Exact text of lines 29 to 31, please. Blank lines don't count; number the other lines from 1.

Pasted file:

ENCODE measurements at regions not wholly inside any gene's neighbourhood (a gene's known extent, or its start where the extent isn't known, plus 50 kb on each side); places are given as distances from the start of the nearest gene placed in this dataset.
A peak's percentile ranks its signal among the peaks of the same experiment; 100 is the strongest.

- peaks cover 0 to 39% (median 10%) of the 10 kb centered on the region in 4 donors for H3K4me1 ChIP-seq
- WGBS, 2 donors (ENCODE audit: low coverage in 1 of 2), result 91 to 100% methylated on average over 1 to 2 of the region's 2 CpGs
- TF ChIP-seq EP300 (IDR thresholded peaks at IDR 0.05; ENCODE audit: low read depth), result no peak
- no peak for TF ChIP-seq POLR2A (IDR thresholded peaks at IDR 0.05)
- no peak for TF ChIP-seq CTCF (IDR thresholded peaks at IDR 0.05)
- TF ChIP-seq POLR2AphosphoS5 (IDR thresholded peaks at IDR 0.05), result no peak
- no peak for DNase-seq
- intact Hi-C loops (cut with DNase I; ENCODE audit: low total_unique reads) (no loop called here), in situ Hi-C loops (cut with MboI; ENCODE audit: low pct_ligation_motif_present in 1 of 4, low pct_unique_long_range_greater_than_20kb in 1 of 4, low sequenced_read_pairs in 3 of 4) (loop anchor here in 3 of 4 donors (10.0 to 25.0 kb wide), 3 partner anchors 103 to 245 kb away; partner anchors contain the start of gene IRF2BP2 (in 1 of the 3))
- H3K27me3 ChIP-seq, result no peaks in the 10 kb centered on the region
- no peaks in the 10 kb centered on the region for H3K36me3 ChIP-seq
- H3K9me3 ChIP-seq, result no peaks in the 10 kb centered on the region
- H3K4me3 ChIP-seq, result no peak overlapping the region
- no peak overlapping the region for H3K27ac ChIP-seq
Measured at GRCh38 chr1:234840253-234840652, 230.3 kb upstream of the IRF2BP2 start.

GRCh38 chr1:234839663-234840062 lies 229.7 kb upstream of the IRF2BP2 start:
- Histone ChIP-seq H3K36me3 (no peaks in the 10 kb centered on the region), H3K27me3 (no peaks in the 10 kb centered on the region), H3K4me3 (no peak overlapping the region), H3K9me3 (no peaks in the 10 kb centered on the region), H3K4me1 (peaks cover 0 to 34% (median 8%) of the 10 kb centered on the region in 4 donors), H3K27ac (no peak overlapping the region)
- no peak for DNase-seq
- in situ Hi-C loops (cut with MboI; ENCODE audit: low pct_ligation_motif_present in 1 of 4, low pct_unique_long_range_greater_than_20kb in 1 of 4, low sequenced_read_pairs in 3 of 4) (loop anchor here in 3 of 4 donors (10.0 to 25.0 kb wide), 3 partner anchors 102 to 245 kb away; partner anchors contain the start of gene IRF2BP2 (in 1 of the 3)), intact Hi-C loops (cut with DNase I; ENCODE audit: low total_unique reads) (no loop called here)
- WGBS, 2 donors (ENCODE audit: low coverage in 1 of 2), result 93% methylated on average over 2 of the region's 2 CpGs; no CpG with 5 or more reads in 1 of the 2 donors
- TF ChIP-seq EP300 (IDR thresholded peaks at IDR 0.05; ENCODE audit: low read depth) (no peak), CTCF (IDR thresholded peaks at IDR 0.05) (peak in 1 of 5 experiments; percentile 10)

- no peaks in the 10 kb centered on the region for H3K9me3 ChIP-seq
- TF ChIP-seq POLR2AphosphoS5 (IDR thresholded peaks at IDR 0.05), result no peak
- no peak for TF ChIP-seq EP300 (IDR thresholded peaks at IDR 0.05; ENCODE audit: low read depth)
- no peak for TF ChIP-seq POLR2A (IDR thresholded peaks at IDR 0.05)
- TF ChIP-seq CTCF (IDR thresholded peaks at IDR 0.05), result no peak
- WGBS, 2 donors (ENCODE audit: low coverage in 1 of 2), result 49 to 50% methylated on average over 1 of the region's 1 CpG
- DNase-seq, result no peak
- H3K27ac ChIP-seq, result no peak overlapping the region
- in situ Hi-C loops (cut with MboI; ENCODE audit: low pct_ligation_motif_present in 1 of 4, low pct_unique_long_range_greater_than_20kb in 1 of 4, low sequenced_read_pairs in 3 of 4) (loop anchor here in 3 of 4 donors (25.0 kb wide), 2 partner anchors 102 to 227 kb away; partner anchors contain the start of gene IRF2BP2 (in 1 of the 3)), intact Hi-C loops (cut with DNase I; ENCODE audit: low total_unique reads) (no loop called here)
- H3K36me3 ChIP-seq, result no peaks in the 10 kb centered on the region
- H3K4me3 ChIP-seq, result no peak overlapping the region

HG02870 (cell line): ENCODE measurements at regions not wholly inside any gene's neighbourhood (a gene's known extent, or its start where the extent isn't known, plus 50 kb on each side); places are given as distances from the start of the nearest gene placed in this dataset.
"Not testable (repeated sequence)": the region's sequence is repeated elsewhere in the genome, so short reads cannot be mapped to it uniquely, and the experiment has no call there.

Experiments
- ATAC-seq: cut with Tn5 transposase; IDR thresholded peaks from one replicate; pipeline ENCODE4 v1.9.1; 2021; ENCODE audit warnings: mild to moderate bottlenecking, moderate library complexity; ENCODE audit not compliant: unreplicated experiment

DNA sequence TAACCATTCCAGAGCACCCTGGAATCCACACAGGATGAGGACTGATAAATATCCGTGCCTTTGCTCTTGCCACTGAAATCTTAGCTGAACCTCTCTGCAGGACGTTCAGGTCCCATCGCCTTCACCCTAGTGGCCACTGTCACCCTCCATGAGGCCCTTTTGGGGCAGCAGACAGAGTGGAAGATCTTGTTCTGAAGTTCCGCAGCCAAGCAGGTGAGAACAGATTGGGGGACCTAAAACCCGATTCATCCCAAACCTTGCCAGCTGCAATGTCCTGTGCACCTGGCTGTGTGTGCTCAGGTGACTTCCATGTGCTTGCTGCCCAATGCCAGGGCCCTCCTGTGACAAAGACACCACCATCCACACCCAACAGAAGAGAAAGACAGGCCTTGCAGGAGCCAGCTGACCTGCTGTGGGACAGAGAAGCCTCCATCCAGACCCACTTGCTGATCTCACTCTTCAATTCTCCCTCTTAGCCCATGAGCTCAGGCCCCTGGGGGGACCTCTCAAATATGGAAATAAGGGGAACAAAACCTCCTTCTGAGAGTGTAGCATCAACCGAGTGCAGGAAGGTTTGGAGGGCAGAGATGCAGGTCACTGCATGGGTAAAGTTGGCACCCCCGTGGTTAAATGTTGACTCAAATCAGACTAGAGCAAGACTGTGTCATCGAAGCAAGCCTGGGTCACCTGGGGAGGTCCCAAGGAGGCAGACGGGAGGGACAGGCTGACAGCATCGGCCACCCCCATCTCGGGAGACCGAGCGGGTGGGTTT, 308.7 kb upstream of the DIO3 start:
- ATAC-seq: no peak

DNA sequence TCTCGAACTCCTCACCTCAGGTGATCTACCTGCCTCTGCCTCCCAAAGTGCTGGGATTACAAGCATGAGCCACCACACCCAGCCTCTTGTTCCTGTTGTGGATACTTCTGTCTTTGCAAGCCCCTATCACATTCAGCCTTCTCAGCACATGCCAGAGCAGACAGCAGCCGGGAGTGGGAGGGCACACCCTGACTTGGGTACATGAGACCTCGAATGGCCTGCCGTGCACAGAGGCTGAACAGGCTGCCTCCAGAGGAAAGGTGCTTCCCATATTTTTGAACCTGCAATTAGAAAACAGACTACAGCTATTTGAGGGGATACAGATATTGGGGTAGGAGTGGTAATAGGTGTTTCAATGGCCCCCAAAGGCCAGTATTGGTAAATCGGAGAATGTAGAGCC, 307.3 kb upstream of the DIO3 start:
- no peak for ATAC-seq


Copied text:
- DNase-seq, result no peak
- H3K27ac ChIP-seq, result no peak overlapping the region
- in situ Hi-C loops (cut with MboI; ENCODE audit: low pct_ligation_motif_present in 1 of 4, low pct_unique_long_range_greater_than_20kb in 1 of 4, low sequenced_read_pairs in 3 of 4) (loop anchor here in 3 of 4 donors (25.0 kb wide), 2 partner anchors 102 to 227 kb away; partner anchors contain the start of gene IRF2BP2 (in 1 of the 3)), intact Hi-C loops (cut with DNase I; ENCODE audit: low total_unique reads) (no loop called here)